How To Build A Remote Team: Lessons From Unsettled

By: Jonathan Kalan, Co-founder, Unsettled  

This week, I joined one of our weekly team hangouts, only to find this:

Lala, who runs our experience department, kicked off the meeting with an urgent call to action. “You have 20 seconds to find an outfit better than mine. Now GO!”

Not your traditional way of starting a weekly stand-up meeting. But damn, did the Unsettled team show up. I never thought I’d see our Head of Community look (and try to talk) like Mario for an entire meeting. Then again, I’ve never worked at a place quite like Unsettled. In our virtual office, we’ve come to expect the unexpected.

Often times people ask me, “Isn’t building a remote team hard? or “How do you really feel like you get to know your colleagues?”

For two and a half years, we have built Unsettled as a fully remote, global company. We have no office. We call ourselves #TeamNoPants because let’s be honest, a lot of times some of us aren’t wearing pants.

True to our values, and our mission, we work from anywhere — and literally everywhere. Our team has joined meetings from chairlifts in between ski runs, trains across the American South, camper vans in the Serbian countryside, from boats in the Atlantic, Pacific, and Caribbean Oceans, and from every continent except Antarctica (working on that!).

At any given moment, the Unsettled team is spread out across 6-8 countries, and even more time zones. Even as Co-Founder, I still haven’t met some of my team — people I’ve been working with for over a year — face to face.

How We Make Working Remotely Work

So, the million dollar question is: How do we make it work?

It’s simple. It comes down to meaning and culture.

We believe that every single person on the Unsettled team is fully dedicated to the work they do, but more importantly, to why they’re here in the first place.

Running experiences around the world may seem like an ideal job, but the cliches of smoothies in a hammock fades quickly, and in the end, it’s work. We’re left with what individually drives us; our search for meaningful work.

I have no reservations in saying that every single person on our team is here because Unsettled adds meaning and value to their lives. Whether it’s sharing in a good cry on an admissions call with a complete stranger whose life is about to take an exciting new turn, inspiring people to live every day a little more Unsettled through our social media, or leading participants day in and day out on a co-created journey of growth, we all find personal meaning in the work we do.

When an employee’s work is rooted in personal meaning for them, not simply meaning for the company or institution, you don’t need to ask them to “show up”. They are doing it for themselves. You don’t need to check in and make sure they are getting their shit done. You trust them to lead themselves. You don’t always have to schedule calls during “normal” hours, because we all live flexibly and understand that coordinating between New York, Italy, Thailand, and Japan is really, really fucking hard. Staying up late for work? Sleep in. Up early? Take off early. If Patagonia’s policy is “let my people go surfing”, then Unsettled’s is something like “let my people roam”.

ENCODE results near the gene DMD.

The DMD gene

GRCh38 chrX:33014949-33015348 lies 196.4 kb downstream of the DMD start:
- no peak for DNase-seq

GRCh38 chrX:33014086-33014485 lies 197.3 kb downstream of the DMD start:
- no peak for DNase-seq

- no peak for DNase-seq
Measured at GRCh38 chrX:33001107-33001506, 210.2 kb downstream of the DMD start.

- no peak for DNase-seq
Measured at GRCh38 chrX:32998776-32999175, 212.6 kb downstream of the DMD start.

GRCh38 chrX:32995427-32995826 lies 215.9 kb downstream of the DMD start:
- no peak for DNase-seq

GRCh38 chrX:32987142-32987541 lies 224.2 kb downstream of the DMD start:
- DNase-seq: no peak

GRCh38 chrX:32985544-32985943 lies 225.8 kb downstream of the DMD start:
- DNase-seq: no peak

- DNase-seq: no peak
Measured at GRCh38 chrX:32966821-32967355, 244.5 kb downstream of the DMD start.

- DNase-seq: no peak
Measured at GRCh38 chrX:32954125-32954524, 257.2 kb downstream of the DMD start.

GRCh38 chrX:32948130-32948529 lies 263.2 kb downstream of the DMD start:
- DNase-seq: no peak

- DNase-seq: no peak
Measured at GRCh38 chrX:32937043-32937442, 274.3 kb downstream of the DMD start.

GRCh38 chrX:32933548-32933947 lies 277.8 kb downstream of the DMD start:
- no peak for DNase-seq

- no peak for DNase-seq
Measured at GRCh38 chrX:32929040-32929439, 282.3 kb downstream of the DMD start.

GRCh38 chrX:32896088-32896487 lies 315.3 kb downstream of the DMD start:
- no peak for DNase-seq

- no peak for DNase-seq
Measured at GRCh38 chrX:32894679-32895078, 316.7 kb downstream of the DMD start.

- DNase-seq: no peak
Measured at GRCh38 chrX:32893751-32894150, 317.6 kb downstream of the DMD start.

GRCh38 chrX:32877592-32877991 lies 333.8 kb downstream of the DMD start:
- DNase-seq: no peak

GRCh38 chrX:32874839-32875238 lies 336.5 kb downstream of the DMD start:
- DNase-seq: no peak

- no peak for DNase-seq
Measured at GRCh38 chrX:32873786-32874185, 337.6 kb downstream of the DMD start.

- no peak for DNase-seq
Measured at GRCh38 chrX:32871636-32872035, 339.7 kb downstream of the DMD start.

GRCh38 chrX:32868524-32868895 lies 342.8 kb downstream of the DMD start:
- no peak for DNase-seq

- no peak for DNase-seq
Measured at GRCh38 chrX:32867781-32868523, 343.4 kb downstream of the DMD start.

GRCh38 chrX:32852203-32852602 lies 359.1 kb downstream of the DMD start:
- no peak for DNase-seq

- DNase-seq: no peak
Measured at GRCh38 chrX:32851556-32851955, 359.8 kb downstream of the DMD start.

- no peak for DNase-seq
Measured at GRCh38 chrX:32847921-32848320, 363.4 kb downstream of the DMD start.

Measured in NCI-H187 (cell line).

And so back to the costume game. Why did this stand out for me?

Because when the lines between work and life are blurred in our hyper-connected world, where we’re in constant movement, we need to be able to bring our whole selves to work. We must make time for play. For fun. For experiments. For creativity. For understanding.

The office cooler is not a physical space; it’s a space for conversation. The lunch break with colleagues is not a dip out to a local cafe; it’s an impromptu cooking lesson where my Co-Founder holds a Google Hangout to shoot the shit while making an eggplant pasta in his kitchen. The after-hours beer is not at the local pub; it’s a taco crawl on a 6-hour layover when two of us happen to be in Mexico City.

We make a point on our weekly calls to not only dive into our goals, challenges, and accomplishments but to also dive into our lives. This authentic approach to building culture (anyone can pose a question, or throw an idea out there, at any time), allows us to be exactly who we are. It means we all show up to the work, without having to ask it.

Our company culture, like culture in general, is not something that is “fixed”. It can’t be written down in company values (though that’s a part of it). It’s not just the leaders who create it in a formal meeting (though we do contribute to it). It’s something each of us contributes to. It changes with each new person we bring on, and each time someone moves on to their next adventure. It’s living, and thus we get to have fun keeping it alive. Together, we co-create the culture of Unsettled.

They say it’s hard to run a remote team, but I’ll say it here first: I feel more connected to this remote team than any team I’ve ever worked with in person. We build a strong remote culture by being vulnerable, by sharing what gives us meaning, and making sure that every single day, we can show up, have fun, and still get shit done.

Interested in joining the team? Check out some of our open positions

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